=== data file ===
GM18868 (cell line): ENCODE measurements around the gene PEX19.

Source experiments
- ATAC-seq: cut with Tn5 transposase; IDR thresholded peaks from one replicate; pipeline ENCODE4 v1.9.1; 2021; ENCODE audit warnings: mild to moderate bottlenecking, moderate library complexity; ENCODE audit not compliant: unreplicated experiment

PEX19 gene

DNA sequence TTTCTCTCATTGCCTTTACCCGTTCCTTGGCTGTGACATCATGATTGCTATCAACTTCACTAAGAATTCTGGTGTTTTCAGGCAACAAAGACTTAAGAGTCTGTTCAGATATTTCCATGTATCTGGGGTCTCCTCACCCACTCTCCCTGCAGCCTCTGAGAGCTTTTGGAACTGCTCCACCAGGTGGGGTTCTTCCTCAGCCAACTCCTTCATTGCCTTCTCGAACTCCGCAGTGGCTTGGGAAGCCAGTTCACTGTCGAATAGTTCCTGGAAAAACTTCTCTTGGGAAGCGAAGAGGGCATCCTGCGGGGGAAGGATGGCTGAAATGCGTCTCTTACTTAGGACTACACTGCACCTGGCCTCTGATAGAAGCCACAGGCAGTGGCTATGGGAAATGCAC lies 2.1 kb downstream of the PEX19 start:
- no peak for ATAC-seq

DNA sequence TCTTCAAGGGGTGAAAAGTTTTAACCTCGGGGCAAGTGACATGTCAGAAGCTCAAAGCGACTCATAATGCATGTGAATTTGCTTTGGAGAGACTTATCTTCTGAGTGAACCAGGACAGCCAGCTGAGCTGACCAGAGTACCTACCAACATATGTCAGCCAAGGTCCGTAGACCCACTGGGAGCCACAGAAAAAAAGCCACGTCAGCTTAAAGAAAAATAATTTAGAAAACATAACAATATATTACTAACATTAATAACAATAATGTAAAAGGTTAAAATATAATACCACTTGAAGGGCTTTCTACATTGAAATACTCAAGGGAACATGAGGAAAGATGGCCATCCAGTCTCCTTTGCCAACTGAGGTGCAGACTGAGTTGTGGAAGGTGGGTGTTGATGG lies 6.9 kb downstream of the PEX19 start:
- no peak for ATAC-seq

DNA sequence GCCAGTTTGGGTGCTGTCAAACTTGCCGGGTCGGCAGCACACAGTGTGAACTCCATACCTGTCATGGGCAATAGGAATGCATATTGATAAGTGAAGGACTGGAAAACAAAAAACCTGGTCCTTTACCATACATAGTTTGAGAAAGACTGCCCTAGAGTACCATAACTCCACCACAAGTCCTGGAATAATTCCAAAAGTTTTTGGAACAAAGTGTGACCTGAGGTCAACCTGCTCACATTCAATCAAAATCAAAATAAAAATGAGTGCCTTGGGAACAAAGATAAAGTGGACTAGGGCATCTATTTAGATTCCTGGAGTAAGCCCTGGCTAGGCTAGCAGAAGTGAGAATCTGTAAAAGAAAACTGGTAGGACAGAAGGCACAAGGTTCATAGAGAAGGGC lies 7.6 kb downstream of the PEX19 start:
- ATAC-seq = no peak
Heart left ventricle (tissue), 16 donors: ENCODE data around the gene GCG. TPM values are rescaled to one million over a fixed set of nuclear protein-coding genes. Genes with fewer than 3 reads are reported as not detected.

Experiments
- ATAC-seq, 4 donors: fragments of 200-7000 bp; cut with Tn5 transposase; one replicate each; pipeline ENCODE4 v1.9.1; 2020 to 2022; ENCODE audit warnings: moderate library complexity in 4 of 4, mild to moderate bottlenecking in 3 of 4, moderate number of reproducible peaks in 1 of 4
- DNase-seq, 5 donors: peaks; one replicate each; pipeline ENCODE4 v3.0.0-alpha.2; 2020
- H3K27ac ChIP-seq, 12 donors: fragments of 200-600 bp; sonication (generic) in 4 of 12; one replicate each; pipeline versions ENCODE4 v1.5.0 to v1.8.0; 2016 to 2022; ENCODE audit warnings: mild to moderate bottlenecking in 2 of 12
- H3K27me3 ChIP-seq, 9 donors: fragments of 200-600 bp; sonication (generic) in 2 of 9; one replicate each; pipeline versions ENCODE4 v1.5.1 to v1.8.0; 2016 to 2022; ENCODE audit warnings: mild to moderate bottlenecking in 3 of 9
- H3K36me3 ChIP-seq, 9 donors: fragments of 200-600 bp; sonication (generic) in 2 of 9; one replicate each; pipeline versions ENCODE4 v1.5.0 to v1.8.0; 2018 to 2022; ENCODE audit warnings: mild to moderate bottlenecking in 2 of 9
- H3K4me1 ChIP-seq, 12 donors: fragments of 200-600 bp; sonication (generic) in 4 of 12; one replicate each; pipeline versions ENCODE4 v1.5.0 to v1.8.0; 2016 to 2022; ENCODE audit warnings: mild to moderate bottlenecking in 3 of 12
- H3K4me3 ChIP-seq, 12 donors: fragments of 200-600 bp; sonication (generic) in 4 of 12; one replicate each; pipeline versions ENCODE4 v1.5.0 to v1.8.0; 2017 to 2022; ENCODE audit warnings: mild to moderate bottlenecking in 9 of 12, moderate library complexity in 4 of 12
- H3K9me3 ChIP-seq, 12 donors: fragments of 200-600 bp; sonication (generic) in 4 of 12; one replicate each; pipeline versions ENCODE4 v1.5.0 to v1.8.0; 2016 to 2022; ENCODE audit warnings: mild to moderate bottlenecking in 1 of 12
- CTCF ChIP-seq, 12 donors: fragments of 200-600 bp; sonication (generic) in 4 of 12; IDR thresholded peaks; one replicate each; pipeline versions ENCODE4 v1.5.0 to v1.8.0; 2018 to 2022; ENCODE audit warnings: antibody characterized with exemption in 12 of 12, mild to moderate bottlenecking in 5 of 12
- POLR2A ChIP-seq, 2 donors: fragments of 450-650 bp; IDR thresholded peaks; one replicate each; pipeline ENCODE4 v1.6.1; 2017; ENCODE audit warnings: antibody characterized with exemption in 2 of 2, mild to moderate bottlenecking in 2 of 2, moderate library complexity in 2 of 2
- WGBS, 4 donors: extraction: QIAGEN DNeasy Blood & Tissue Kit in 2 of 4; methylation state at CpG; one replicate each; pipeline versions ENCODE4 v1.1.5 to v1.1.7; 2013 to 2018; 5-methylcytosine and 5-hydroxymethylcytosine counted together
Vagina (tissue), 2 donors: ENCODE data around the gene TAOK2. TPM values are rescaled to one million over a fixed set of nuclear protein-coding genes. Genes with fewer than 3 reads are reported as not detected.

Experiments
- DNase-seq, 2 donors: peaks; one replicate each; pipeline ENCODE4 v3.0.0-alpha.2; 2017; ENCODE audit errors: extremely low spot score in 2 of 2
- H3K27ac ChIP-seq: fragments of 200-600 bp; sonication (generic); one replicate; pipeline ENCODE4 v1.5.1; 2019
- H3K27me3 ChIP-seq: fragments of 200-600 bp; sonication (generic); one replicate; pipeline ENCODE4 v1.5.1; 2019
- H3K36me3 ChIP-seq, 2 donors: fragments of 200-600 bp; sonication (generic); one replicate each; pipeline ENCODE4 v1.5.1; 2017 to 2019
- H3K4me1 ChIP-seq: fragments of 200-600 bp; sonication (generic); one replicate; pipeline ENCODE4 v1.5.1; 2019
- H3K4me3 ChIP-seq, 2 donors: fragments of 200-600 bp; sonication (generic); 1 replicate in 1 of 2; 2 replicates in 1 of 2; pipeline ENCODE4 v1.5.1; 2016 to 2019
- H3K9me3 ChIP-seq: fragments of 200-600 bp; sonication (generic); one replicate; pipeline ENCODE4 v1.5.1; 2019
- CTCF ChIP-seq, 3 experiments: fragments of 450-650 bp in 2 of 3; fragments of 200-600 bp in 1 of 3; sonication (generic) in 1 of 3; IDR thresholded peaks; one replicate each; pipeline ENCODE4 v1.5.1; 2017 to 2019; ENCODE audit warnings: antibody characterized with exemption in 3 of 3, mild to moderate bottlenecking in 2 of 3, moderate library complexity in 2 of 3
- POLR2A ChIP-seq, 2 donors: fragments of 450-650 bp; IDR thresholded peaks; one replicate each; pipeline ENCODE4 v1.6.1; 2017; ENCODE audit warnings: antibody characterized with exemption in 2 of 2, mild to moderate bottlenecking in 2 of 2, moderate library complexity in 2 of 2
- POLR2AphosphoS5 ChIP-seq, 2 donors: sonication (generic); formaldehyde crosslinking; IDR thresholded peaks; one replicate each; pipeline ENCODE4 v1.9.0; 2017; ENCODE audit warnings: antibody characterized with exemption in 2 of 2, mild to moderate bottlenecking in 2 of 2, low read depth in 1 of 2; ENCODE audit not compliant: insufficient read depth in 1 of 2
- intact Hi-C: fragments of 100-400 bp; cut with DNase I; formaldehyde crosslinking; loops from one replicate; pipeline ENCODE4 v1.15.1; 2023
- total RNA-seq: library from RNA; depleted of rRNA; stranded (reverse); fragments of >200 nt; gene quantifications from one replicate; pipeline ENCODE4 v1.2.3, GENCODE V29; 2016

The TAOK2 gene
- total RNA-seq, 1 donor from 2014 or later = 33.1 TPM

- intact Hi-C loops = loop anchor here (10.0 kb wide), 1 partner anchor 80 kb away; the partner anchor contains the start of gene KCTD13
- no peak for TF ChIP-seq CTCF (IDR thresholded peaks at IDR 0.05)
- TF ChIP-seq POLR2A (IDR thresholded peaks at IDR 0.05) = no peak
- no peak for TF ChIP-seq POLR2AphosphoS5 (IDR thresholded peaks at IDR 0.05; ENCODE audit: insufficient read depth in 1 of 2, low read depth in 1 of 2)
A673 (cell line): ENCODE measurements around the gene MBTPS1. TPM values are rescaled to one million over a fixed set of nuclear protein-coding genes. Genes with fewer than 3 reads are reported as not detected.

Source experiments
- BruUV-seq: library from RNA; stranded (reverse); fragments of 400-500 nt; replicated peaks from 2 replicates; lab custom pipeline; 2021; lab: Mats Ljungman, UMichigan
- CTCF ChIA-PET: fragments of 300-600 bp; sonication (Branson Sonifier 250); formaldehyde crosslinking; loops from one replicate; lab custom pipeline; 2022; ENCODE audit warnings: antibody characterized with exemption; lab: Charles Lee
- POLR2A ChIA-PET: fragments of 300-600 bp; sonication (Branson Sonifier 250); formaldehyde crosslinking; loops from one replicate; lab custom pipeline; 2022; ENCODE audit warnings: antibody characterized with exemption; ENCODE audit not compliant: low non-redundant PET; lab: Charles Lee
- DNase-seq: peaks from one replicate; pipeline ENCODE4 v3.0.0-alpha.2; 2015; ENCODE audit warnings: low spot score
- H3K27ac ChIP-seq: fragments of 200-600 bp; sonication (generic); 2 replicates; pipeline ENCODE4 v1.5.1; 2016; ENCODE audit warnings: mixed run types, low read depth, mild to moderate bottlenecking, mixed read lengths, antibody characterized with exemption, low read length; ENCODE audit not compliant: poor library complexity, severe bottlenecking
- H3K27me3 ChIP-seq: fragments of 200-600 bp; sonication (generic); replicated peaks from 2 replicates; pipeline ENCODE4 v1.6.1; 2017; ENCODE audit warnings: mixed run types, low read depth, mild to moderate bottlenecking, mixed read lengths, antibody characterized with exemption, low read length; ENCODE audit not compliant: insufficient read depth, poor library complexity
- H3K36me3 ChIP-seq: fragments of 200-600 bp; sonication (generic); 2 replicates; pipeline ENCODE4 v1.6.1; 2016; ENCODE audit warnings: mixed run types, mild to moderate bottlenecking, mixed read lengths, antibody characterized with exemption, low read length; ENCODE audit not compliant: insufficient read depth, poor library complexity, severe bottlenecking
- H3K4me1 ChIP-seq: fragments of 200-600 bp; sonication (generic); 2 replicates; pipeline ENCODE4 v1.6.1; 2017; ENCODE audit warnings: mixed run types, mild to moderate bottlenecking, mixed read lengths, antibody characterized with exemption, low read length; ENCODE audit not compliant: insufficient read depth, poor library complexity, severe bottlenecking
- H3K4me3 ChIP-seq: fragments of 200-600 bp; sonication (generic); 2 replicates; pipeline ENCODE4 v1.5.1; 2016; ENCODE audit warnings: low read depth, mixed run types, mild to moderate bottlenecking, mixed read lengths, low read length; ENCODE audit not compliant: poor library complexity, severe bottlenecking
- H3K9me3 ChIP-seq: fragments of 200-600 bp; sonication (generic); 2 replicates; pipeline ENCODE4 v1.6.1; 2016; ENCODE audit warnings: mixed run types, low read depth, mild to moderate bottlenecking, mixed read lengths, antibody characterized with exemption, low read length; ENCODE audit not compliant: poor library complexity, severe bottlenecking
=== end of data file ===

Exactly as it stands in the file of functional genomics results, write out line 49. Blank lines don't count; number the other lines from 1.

- DNase-seq: peaks from one replicate; pipeline ENCODE4 v3.0.0-alpha.2; 2015; ENCODE audit warnings: low spot score